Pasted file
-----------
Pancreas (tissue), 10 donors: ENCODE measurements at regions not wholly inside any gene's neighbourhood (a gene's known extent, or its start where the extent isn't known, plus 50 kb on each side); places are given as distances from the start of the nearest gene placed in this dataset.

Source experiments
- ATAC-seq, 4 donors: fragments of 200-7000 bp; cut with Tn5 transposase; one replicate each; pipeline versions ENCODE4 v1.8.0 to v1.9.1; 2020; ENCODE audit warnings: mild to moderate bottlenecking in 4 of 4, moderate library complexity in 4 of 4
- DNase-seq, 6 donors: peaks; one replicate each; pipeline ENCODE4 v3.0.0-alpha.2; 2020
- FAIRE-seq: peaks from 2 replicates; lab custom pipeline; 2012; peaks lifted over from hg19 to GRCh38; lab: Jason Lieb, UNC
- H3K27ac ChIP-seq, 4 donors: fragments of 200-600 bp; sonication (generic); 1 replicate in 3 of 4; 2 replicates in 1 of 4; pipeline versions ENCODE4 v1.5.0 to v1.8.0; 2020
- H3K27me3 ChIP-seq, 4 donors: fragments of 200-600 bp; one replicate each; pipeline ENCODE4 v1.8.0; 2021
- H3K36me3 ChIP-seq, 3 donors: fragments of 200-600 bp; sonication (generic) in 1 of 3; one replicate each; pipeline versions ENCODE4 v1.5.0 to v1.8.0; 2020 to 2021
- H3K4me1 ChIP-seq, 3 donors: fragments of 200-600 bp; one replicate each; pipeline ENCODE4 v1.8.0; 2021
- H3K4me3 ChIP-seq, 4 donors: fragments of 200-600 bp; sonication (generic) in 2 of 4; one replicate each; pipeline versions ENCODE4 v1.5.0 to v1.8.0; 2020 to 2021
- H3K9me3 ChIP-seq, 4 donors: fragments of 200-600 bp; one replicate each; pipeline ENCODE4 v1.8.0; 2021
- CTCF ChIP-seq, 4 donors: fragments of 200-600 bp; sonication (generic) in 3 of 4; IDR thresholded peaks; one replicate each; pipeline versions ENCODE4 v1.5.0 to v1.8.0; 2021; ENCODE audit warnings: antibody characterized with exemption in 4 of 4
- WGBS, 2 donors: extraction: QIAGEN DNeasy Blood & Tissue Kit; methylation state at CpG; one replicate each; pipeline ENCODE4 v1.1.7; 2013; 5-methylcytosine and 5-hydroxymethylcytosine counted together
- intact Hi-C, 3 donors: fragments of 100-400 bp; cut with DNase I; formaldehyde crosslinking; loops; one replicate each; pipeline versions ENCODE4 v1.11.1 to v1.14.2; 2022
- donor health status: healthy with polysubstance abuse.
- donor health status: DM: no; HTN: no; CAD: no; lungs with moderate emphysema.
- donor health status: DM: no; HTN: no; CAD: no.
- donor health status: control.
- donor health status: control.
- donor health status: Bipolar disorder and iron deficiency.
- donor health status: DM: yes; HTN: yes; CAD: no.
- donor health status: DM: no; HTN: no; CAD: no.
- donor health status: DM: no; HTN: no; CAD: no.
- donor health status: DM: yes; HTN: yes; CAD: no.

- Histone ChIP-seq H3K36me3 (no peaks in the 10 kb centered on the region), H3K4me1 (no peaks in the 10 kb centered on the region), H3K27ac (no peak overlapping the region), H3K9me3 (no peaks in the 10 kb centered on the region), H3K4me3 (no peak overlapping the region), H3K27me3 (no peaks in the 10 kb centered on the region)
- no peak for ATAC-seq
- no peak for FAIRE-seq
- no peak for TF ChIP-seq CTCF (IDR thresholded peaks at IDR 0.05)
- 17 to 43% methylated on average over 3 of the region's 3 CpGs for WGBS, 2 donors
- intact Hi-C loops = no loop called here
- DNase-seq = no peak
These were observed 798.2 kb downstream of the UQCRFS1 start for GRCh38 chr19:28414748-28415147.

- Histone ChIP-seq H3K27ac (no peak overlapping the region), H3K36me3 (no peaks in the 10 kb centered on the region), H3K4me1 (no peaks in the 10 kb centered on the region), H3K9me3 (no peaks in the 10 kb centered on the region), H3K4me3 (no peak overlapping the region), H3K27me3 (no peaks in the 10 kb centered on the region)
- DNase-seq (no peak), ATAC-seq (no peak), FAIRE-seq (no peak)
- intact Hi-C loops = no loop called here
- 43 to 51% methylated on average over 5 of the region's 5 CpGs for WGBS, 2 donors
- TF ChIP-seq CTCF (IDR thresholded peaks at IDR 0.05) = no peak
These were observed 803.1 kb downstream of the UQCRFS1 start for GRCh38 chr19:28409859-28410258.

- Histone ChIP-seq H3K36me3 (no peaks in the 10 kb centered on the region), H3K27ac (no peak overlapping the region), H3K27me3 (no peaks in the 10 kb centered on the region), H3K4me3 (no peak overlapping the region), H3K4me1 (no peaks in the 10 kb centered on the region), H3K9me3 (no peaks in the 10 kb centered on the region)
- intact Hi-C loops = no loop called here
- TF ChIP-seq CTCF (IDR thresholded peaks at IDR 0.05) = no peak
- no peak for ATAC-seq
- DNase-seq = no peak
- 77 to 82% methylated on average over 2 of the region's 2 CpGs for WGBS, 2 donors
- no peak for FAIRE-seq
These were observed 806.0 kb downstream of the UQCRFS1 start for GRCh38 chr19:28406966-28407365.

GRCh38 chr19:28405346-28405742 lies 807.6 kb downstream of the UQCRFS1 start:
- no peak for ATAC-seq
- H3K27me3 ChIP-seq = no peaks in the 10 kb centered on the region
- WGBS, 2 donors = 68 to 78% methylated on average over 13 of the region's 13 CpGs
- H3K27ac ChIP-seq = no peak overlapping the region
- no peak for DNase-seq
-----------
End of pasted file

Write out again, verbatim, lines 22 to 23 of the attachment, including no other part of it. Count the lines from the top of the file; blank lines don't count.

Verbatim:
- donor health status: DM: no; HTN: no; CAD: no.
- donor health status: DM: no; HTN: no; CAD: no.